The setup: It's New York in the late 1920s, and you've just inherited the newspaper founded by your father and uncle (you can choose the paper's name, and since I am emotionally seven years old, I of course chose to helm the Penis Times). The nearest comparison I can think of for News Tower's mechanical foundation is Game Dev Tycoon or the like, where you assign tasks to your workers (reporters|programmers) but have little direct control over how they carry them out; mostly you're managing the efficiency of the overall logistics pipeline by modifying the environment. Put the typesetting and assembly departments next to each other to minimize travel time between them, don't make reporters write articles in the noisy and stuffy printer room, that sort of thing. The more interesting bit, though, is the interplay of gameplay incentives that led to my turning the once-venerable Penis Times into a tabloid rag in the pocket of orginized crime.

Not consciously, of course --- it's not like there was a pop-up dialog or something to confirm that I wanted to sink into corruption. But running a paper costs money, you know? All that talk of the Third Estate and Democracy Dying in Darkness is worthless if you can't afford newsprint. The mob representative is offering a lot of dough... maybe just this once you can stop worrying about journalistic integrity so much. Actually, more often than not it's not even explicit bribery that tempts you. Accusations against that beloved public figure, even if they're well substantiated, might bring protests --- can you handle the flak and still make the interest payments for your loans? Sure that's some nice reporting on the new tax bill, but will it play in Peoria Flatbush? Circulation is already down in that market, maybe run a puff piece on the Mets instead. Truly, evil prevails when good men rationally follow their incentives1.

News Tower is very much in the pre-release stage and it shows: there's some janky animations and quite a few typos, and the employee comfort system is either bugged or just poorly explained. Still, it's a great example of the unique ability of games to explore systems through simulation, and I'm excited to see how that plays out in the full game.

3. Balatro

"Roguelite Deckbuilder", as a genre, really only has two core requirements:

  1. Gameplay is chunked into "runs" with randomized challenges. Failing in a run causes you to restart from the beginning.
  2. Over the course of a run, your strategic choices revolve around adding, removing and upgrading "cards" in your "deck" (really just stand-in tokens for whatever the theme dictates)

That's quite broad, but for the most part the genre has settled on the template set by Slay the Spire. Sometimes there's a neat spin on the concept (1 2 3) but the core elements --- especially the combat metaphor --- remain pretty constant. I love StS as much as the next guy, but it's a game that already exists!

I like to imagine the design process for Balatro began with the developer2 hearing that there's a genre called "roguelite deckbuilder" and deciding to make one of those with zero further research. The result is something fascinating, unique, and very fun to play.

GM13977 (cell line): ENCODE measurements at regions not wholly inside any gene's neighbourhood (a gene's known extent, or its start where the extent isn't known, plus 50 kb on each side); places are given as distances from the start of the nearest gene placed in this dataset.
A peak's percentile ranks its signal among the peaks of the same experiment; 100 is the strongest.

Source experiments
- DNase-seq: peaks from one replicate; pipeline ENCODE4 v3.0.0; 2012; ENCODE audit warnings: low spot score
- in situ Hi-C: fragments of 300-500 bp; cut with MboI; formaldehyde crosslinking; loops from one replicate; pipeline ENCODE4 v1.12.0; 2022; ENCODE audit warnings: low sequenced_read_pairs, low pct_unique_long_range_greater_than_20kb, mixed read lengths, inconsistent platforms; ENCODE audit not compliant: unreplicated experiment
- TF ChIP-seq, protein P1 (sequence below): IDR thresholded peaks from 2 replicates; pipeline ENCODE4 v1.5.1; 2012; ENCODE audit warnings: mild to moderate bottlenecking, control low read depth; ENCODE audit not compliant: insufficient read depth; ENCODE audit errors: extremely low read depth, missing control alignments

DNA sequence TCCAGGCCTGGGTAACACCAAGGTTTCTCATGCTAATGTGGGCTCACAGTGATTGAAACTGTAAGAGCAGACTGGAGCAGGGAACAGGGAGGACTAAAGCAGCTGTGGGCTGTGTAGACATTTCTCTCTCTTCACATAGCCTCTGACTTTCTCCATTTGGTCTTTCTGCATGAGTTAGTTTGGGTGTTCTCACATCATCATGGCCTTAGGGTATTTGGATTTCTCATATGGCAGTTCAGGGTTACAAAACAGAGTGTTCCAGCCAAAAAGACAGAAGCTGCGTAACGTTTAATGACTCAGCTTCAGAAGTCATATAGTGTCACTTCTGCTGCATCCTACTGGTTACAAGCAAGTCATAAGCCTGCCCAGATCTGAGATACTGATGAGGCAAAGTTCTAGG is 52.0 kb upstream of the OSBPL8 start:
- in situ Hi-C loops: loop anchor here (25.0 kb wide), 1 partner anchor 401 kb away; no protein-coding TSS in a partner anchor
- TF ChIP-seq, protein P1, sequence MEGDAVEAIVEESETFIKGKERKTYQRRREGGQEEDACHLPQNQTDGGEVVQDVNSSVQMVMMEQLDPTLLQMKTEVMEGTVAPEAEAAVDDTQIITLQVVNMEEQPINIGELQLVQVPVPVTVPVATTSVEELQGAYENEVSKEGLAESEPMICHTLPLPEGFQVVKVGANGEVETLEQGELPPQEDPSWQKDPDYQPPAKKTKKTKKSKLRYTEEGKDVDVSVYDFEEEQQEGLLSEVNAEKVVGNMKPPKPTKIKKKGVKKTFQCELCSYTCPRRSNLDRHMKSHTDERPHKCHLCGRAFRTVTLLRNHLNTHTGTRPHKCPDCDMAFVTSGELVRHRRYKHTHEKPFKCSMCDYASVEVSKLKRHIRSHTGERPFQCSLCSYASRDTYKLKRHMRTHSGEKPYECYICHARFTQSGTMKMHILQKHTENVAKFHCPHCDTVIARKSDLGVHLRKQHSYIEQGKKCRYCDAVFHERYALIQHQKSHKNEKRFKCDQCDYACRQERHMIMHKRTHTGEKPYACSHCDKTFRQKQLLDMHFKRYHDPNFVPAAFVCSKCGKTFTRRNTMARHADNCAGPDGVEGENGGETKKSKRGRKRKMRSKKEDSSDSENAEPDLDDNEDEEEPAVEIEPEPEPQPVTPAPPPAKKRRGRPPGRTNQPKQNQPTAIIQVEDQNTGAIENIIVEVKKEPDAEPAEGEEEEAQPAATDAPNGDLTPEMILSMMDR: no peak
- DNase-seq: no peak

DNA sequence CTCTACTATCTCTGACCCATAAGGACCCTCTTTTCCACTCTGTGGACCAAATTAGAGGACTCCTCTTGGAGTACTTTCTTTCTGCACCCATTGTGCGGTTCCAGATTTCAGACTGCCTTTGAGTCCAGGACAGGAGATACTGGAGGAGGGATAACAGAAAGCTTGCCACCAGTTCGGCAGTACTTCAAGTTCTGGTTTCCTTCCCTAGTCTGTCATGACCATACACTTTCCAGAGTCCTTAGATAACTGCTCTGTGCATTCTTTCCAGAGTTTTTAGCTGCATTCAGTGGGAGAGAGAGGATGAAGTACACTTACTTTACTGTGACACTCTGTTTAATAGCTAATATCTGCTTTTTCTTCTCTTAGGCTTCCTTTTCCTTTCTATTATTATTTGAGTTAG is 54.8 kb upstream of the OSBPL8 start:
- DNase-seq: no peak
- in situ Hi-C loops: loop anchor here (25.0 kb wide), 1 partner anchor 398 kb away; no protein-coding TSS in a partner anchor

On each turn, you draw cards from your deck to create poker hands --- two pair, flush, straight, those kinds of hands --- which are then scored by the hand's rank plus any modifier effects you might have. If you fail to meet the minimum score for the combat encounter (or "blind") within its turn limit, you lose, and get booted back to the start. It's a simple concept, but Balatro uses that core in the same way StS and its progeny use the basic "strike for damage/block for defense" starting setup. It's the plain tortilla upon which you can construct your own huevos rancheros of balance-defying combos and synergies, and man oh man can you pull some broken stunts in this game.

Your starting deck is 52 regular playing cards, but since this is a deck builder you can of course modify it in the shop between rounds in ways that would make Hoyle have a coronary. Cards can have bonuses and modifiers attached (foil three of spades? Why not?). Tarot cards work like powerups for a unique one-time bonus. You can "level up" the score received for certain hands and make a build focused on chasing flushes or full houses. Jokers provide passive bonuses like StS relics, but you only have space for a handful at once, leading to some interesting tactical decisions on what to bring with you.

There's no combat metaphor, or any story to speak of; it's purely abstract and vibes-based. The vaporwave inspired soundtrack and visuals combine with delicious dings and flashes as your score is tallied to form an experience that's satisfying on a deep lizard-brain level. This is the only demo I played that I chose to keep replaying after the first time, partly to try out new decks and tactics, but also partly in the same way you might enjoy a glass of wine after a long workday without caring that you've already had that particular vintage before. It's just nice, and it puts your brain into a pleasant space to unwind.


I didn't come up with that line, it's stolen from a post or tweet I saw once but am now unable to find again.


And yes, it's made by one person! I love indie games.